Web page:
Message 2001-12-0010: Fwd: Fw: languages in PhyloCode

Sat, 17 Nov 2001 09:23:29 -0500

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Date: Sat, 17 Nov 2001 09:23:29 -0500
From: Philip Cantino <>
Subject: Fwd: Fw: languages in PhyloCode

>Why not do something like mandate that diagnoses be written in two
>of the six official languages of the UN: Arabic, Spanish, Chinese,
>Russian, English, and French; regardless of the language the paper's
>actually written in.  This would probably guarantee the highest
>possible readership; after all, there's a reason the UN chose those
>languages as official.  Latin could be retained as a seventh choice
>for its historical significance.
>Pete Buchholz
David Marjanovic wrote:

>I think this is a very good idea.
>Using symbols for definitions is one, too; we could easily invent
>some for qualifying clauses, such as the mathematical "without" sign
>\ . What about Pinnipedia = {Otaria byronia de Blainville 1820
>+ Odobenus rosmarus L. 1758 + Phoca vitulina L. 1758 \ Ursus arctos
>L. 1758, Canis lupus L. 1758}? (Means, the most recent common
>ancestor of the first three and all its descendants, if the latter
>two do not belong to them.) This would restrict words to
>apomorphy-based qualifying clauses and definitions.
>Just yesterday I've found the descriptions of 16 new species of, I
>think, Brazilian rainforest trees in the annals of 1999 of the
>Natural History Museum Vienna. They do contain "diagnoses" in Latin,
>but these are very short, barely longer than "5 -- 8 m high trees
>with long, narrow leaves and fruits that measure 2.5 cm in
>diameter". After these follow "descriptions" in English which repeat
>the diagnoses but add much more. I got the impression (just my
>personal impression) that the author regarded the Latin diagnoses as
>superfluous things required by bureaucracy and tried to keep them as
>short as possible. (The specific epithets are freely invented words
>designed to sound exotic and as far apart from Latin as possible.)

I agree that most botanists (at least those I have talked with) view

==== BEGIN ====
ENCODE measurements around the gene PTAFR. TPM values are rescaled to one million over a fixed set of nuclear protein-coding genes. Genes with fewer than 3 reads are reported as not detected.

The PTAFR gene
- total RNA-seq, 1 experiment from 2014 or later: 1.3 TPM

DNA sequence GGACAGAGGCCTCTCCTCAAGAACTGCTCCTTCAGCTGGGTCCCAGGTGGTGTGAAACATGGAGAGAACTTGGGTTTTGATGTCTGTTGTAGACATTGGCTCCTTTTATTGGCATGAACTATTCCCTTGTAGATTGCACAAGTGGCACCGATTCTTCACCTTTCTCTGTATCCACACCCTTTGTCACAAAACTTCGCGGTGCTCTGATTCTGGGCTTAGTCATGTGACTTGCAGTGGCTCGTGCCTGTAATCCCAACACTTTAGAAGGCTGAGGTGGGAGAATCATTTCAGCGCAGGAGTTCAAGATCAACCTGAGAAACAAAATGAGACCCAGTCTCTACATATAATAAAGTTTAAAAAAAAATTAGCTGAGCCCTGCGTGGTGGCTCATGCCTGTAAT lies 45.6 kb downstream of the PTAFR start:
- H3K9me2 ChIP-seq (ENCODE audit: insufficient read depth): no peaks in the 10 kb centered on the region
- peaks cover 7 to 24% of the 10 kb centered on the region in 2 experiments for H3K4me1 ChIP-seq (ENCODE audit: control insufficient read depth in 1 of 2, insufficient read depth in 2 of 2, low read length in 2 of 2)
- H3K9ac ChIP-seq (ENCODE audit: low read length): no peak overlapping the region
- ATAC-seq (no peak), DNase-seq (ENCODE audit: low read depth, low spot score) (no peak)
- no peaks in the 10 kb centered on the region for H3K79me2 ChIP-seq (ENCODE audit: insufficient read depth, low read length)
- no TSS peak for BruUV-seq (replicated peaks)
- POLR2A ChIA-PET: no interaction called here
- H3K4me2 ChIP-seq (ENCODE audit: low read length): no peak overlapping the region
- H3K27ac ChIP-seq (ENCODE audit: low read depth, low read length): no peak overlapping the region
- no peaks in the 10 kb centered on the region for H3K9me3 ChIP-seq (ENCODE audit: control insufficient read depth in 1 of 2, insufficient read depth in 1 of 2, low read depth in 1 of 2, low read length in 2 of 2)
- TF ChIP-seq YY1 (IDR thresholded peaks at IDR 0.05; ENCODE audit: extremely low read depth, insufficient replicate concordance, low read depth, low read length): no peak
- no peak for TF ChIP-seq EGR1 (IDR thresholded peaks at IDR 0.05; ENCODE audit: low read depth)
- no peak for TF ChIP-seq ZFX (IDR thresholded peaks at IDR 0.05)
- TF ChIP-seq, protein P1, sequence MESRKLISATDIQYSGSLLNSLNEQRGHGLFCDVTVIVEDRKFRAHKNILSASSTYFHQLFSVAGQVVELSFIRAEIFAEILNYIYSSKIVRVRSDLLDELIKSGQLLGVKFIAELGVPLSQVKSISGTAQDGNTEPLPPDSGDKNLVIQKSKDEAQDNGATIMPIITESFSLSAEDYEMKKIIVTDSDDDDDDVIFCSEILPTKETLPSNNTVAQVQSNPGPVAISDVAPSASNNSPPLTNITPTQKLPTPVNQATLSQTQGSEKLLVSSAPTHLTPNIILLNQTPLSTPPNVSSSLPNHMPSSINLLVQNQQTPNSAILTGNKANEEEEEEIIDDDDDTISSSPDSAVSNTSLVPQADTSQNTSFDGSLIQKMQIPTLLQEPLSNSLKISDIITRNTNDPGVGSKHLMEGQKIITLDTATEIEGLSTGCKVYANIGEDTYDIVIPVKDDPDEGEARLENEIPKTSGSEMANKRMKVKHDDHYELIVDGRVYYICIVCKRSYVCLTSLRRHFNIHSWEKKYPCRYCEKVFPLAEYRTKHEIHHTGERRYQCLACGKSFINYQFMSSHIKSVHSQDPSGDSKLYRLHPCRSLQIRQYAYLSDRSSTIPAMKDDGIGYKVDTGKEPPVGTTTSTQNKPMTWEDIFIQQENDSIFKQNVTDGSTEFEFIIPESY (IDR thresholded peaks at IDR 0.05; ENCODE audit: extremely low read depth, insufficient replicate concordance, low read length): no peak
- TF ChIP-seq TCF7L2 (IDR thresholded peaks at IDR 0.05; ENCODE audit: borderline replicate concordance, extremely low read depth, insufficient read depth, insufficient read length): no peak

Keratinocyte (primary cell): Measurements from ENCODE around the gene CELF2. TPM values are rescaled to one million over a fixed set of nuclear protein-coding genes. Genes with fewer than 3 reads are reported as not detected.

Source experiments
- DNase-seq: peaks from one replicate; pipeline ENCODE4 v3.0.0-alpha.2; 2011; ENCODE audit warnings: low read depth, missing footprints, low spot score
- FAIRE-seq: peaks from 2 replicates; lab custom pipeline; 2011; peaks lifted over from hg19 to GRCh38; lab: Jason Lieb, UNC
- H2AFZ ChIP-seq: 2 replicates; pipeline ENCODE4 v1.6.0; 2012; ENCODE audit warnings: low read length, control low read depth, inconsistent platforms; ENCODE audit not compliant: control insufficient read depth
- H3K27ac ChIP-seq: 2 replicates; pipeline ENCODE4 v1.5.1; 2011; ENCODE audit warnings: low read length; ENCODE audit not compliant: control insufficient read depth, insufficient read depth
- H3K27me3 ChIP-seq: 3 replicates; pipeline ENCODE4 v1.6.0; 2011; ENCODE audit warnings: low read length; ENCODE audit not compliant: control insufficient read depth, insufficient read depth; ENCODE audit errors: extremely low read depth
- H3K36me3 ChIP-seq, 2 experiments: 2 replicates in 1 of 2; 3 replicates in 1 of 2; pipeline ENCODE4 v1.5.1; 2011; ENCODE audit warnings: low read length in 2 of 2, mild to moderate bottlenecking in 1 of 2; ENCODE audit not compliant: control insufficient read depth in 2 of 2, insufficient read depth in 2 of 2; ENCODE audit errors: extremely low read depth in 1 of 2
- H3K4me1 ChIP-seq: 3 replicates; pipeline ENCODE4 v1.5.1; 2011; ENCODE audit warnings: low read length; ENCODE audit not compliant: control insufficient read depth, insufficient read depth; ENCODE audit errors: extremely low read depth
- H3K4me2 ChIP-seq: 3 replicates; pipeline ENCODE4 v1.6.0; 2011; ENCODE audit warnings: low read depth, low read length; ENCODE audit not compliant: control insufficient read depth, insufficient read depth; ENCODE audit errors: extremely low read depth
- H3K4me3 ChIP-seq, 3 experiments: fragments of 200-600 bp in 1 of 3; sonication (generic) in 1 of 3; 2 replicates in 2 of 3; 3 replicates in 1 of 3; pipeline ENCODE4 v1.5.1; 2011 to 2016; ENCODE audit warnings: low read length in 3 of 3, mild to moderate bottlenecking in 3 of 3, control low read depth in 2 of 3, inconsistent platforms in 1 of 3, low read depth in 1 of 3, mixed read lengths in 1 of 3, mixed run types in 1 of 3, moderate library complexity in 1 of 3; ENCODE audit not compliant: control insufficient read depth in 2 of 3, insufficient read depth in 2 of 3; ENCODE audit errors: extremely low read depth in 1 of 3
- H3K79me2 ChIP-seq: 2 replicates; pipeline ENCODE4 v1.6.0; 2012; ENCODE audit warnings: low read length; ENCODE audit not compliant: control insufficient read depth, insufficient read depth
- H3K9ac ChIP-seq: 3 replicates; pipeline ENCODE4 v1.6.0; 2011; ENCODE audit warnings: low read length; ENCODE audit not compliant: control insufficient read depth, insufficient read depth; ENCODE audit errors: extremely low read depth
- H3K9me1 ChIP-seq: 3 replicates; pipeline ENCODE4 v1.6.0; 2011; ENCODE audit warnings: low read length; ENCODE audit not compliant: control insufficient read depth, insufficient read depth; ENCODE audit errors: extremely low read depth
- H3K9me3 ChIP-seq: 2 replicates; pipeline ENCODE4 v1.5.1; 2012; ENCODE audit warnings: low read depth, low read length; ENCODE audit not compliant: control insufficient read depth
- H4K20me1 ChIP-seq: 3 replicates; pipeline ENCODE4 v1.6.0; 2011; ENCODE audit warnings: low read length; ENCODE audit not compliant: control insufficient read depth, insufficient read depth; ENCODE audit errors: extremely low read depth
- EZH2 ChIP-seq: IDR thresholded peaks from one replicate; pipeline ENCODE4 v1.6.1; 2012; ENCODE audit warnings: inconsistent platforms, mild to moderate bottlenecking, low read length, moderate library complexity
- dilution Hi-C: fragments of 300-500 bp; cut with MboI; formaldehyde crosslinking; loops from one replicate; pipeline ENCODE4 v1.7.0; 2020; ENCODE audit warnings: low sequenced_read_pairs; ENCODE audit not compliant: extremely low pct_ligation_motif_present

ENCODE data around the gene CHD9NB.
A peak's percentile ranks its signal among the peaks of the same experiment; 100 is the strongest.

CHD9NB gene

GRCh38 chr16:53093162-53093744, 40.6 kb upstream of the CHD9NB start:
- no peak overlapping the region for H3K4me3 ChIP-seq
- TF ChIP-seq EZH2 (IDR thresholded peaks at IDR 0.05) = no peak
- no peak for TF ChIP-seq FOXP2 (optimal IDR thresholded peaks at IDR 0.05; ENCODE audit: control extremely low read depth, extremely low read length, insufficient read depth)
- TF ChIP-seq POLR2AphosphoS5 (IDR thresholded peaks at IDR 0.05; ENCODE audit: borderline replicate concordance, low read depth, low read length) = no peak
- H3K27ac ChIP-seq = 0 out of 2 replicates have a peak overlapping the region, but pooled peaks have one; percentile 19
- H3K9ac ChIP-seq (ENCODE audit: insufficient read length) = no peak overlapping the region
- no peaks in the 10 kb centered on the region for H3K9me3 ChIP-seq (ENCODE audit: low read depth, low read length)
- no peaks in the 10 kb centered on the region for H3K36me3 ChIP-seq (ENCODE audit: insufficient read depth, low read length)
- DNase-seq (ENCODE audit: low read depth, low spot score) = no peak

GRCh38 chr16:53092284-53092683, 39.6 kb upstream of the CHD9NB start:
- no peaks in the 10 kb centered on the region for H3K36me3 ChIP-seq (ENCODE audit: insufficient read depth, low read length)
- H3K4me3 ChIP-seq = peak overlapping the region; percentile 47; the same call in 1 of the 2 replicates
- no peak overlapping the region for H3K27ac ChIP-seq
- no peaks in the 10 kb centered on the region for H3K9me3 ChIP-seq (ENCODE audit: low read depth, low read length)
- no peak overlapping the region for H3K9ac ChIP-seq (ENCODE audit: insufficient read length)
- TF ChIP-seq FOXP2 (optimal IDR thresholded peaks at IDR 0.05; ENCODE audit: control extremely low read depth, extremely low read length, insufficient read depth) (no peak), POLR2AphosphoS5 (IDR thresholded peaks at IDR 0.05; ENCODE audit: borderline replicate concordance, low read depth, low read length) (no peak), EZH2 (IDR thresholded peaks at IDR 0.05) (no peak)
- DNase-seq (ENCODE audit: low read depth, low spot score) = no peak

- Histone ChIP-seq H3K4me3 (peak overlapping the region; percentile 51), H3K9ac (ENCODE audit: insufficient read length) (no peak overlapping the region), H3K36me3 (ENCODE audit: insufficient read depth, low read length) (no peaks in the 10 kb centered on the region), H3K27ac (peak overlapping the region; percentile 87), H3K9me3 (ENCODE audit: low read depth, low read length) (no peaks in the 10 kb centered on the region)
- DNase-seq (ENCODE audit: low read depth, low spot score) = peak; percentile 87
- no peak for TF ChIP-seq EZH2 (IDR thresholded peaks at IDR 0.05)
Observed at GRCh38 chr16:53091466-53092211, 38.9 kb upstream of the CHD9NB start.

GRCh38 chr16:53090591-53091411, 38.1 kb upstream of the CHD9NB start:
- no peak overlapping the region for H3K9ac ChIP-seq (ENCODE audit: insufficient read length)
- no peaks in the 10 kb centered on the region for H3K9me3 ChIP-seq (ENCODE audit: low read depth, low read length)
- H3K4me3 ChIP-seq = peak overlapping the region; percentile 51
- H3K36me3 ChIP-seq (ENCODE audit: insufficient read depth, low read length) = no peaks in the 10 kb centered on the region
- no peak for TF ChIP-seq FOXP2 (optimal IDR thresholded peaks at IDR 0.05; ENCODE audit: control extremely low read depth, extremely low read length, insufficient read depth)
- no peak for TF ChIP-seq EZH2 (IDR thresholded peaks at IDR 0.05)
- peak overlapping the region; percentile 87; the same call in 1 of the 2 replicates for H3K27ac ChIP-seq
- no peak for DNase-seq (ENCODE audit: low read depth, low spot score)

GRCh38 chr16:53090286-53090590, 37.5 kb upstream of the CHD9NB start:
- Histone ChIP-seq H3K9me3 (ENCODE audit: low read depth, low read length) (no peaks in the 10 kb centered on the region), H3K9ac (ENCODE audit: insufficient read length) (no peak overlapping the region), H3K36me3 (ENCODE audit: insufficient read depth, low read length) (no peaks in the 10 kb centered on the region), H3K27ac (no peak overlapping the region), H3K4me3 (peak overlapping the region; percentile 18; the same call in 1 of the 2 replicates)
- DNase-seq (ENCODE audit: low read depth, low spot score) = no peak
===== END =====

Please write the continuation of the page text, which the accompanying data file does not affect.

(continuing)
the Latin diagnosis as a formality (and a bit of a nuisance), and the
full description is provided in some other language--usually English.
I am not very committed to the retention of Latin as an option under
the PhyloCode.  On the other hand, I strongly oppose Pete Buchholz's
proposal (above), seconded by David Marjanovic.  These six languages
have presumably been chosen as the official languages of the UN
because they are the most widely spoken.  However, the key question
for us is what proportion of the world's systematic biologists (or
perhaps biologists in general) CAN'T read a particular language.
Scientific publications should be written in a language that a
maximal number of the likely readers can understand, even if it isn't
their first language.  Is there any doubt that English is the
language that is most widely understood (in writing) by the world's
scientists?  My guess is that number two would be French.  Among
systematic botanists, number two would probably be Latin, not French,
but I have learned from this exchange that this is probably not the
case for systematic zoologists.  I suspect that the proportion of the
world's scientists who can read Arabic is very low.  Ditto for
Chinese and Russian.  In other words, it is far more likely that a
scientist whose native language is Arabic, Chinese, or Russian can
read English than the reverse.

Doesn't the UN provide translators at its sessions?  If a delegate
speaks in Arabic, for example, isn't this translated into all of the
other official languages as needed by other delegates?  In contrast,
if a qualifying clause or a diagnosis were written in Arabic, who
would translate it for the many biologists who can't read this
language?  Requiring that definitions or diagnoses be written in two
of the six languages makes it more likely that one of them will be
understood, but it will be as much of a nuisance for the authors of
systematic papers as the botanical requirement for a Latin diagnosis
is.  And what if the two languages chosen are Chinese and Russian?  I
think this rule would be a huge impediment to communication.

Any of the following four options is fine with me:
1) Phylogenetic definitions must be in English or Latin (the current rule).
2) Phylogenetic definitions must be in English, Latin, or French.
3) Phylogenetic definitions must be in English or French.
4) Phylogenetic definitions must be in English.  [I think this is
less desirable for political reasons, but if this proposal is widely
supported by people who are not native English speakers, I would
withdraw this objection.]


Philip D. Cantino
Professor and Chair
Department of Environmental and Plant Biology
Ohio University
Athens, OH 45701-2979

Phone: (740) 593-1128; 593-1126
Fax: (740) 593-1130


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